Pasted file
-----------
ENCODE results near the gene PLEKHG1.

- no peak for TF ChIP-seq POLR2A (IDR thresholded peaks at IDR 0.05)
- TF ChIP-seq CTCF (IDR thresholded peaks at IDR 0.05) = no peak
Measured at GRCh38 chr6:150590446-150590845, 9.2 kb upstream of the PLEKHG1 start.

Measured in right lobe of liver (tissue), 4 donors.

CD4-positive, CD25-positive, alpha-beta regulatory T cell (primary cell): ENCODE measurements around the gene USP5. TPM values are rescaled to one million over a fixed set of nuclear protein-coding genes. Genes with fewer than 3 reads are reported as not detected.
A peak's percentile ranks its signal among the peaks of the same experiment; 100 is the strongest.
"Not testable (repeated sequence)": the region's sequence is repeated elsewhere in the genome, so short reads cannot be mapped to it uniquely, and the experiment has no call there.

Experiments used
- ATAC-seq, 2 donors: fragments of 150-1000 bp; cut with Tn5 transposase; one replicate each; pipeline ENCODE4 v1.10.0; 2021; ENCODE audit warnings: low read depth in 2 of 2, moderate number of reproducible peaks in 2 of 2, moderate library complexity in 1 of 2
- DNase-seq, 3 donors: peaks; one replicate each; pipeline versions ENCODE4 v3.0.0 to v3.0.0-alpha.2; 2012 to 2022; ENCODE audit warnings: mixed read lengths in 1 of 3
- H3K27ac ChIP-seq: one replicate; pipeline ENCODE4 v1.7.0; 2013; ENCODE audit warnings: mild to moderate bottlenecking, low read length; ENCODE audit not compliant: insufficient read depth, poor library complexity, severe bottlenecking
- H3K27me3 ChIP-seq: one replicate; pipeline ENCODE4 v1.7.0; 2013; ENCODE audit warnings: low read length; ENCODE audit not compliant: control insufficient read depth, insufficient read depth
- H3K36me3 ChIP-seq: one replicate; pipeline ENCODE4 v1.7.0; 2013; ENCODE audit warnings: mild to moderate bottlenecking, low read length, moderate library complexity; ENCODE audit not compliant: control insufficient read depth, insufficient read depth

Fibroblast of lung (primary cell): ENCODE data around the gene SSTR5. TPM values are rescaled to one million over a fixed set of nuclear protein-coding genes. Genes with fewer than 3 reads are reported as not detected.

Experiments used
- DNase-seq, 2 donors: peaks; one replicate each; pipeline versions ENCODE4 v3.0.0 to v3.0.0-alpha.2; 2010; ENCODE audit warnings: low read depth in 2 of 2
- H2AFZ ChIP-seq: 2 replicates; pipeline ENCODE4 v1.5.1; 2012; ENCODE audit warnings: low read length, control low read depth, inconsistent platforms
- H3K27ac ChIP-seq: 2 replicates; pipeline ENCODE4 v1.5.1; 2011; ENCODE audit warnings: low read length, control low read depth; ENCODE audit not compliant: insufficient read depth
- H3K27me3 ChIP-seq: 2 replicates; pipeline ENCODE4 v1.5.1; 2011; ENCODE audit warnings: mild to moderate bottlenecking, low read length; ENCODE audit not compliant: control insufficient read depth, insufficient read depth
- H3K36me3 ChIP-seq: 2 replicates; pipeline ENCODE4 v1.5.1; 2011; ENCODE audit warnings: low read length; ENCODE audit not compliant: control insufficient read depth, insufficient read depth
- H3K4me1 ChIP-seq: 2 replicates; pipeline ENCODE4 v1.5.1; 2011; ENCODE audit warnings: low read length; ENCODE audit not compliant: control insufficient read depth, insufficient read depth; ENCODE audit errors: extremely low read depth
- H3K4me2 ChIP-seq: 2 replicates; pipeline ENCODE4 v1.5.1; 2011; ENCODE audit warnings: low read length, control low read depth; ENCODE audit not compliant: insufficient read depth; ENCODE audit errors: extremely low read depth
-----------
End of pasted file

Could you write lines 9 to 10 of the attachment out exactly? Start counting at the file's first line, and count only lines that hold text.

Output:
Experiments used
- ATAC-seq, 2 donors: fragments of 150-1000 bp; cut with Tn5 transposase; one replicate each; pipeline ENCODE4 v1.10.0; 2021; ENCODE audit warnings: low read depth in 2 of 2, moderate number of reproducible peaks in 2 of 2, moderate library complexity in 1 of 2